Things may be rocky for a little while, but don't worry. We're still here, somewhere.

The Mockingbirds, by Daisy Whitney.

The blurb:

Some schools have honor codes.
Others have handbooks.
Themis Academy has the Mockingbirds.

Themis Academy is a quiet boarding school with an exceptional student body that the administration trusts to always behave the honorable way--the Themis Way. So when Alex is date raped during her junior year, she has two options: stay silent and hope someone helps her, or enlist the Mockingbirds--a secret society of students dedicated to righting the wrongs of their fellow peers.
In this honest, page-turning account of a teen girl's struggle to stand up for herself, debut author Daisy Whitney reminds readers that if you love something or someone--especially yourself--you fight for it.

It is not often that you'll see me reviewing a YA book. Not because I don't read them, but my two colleagues on this blog specialise in YA, so I usually leave it to them. However, I was so thrilled to receive a copy of The Mockingbirds from a fellow Aussie book reviewer. I was intrigued by her review and have read many other fab reviews, mostly positive. 

The Mockingbirds has many appealing components that will appeal to a YA readership: boarding school, mysterious society, fierce vigilante justice with a traumatised but strong and sympathetic main character (for emotional impact).

The first chapter is intriguing. I loved the prose. It's sparse and sharp with a little bit of ache-y thrown in. I found it really appealing.

As a teacher who teaches many classics, I also loved all the little references to ‘To Kill a Mockingbird’. When you saw the title, like me, you probably thought it would be related in some way and it is. I adored the music refs, too, the Mozart, the piano playing and the passion for classical music. It was expressed so well, 'way cool' if you like.

There are many issues in the book which makes it a thought-provoking read. I like it for my students. Great for them to read it when studying 'To Kill a Mockingbird.' There are many discussion starters here.

On the down side, however, as the book progressed it started to lose me. I found myself not caring about the characters, which is always a red light to me. If I don't care what happens to the characters, I tend to stop reading. This time I didn't, but...Alex? The MC? I just didn't care about her plight even though she was date raped. Why? I think date rape is horrific, but her reaction distanced her from me. There was something about the way her emotions were presented. I didn’t feel compelled by her story. It didn't ring true.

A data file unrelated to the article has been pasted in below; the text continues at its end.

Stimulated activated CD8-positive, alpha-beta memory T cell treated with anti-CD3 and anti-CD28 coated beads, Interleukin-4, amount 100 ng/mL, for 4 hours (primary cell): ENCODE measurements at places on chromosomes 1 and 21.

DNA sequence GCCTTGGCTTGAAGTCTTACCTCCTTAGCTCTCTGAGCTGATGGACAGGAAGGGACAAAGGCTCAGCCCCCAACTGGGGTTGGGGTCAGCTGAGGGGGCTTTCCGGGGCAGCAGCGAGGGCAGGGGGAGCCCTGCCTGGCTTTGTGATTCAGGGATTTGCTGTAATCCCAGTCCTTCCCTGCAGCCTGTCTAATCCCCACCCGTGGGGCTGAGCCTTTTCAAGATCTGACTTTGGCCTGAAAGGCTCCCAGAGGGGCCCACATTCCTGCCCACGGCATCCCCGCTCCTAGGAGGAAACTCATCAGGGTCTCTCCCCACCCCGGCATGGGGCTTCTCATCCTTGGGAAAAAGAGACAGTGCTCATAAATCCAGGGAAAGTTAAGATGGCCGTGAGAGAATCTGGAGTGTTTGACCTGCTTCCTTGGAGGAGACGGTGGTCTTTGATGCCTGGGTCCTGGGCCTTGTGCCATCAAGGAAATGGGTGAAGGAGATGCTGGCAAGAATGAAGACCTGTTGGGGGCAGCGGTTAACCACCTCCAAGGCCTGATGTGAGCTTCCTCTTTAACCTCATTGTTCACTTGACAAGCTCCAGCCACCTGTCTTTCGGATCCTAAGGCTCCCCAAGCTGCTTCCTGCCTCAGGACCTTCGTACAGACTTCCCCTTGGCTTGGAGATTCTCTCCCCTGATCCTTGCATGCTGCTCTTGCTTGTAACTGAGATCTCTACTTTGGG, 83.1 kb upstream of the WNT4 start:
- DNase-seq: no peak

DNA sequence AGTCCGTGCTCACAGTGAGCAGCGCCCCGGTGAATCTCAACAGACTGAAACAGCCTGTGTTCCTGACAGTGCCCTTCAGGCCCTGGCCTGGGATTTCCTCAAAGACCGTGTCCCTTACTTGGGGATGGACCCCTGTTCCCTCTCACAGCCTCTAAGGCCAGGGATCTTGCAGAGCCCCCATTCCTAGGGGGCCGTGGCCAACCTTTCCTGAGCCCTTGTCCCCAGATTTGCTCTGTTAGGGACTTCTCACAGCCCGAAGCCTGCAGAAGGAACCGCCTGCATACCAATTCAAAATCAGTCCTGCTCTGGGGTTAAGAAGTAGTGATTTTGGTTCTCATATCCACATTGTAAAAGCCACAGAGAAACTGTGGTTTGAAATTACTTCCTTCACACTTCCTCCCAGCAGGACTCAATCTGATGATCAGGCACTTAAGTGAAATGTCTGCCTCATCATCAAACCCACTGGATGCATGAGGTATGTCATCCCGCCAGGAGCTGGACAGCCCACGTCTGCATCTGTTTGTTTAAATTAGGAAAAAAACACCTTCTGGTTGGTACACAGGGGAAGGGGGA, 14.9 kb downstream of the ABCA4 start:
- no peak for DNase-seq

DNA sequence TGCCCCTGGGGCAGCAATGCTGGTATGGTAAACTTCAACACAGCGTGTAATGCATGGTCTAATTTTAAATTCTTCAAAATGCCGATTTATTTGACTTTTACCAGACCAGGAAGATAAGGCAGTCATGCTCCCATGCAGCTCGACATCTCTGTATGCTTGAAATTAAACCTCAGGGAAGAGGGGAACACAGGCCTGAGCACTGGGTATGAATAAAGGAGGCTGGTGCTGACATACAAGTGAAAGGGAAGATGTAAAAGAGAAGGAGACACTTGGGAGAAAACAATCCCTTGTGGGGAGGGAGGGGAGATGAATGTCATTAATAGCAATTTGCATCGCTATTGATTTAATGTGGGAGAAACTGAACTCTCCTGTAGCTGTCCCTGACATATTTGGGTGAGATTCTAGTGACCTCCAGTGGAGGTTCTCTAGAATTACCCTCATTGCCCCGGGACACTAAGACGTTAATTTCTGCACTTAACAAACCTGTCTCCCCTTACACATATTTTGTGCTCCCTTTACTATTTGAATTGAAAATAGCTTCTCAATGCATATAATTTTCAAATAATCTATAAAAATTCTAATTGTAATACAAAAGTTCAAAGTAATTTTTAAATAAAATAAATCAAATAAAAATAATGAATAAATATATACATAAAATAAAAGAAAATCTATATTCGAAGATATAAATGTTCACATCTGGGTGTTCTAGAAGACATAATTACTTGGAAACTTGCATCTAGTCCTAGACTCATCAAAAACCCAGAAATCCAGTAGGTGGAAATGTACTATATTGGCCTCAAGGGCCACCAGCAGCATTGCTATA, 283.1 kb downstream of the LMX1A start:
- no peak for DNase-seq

The supporting characters all seemed a conglomeration. They were rather wooden, just characters in a book. They were usually flat and one dimensional. Even the love interest failed to spark - he seemed a celluloid creation to be the perfect match for Alex. Where was the romantic tension and chemistry between them?

I thought The Mockingbirds would be a powerful, emotional read. Many people may think it is - for all my lack of interest in the characters, it is really beautifully written. Yet I was mainly bored and felt disappointed at the treatment of the premise.

Because I didn’t connect with the characters, I wasn’t immersed in the story. It was difficult to suspend my disbelief regarding the novel set-up. The plot development bugged me and I really didn't see the reasoning behind some of the choices characters made.

But hey, don't listen to me, make your own decision. Goodreads gives it high ratings and it's easy to find glowing reviews around the blogosphere, but is that because the feeling is that we should rate it hightly because it dares to deal with the issue of date rape? 

I say kudos to the author for tackling such an intense and relevant subject for YA readers. She is writing a sequel to this one, but I'd give it a miss personally.

If this premise interests you, you should give it a go - you might connect with it. As I said the author didn't connect me with the characters so I didn't care about whatever predicament they were in. Overall, the actual book is well written and the prose made it worth powering on to the end.

L'Aussie's verdict: 7/10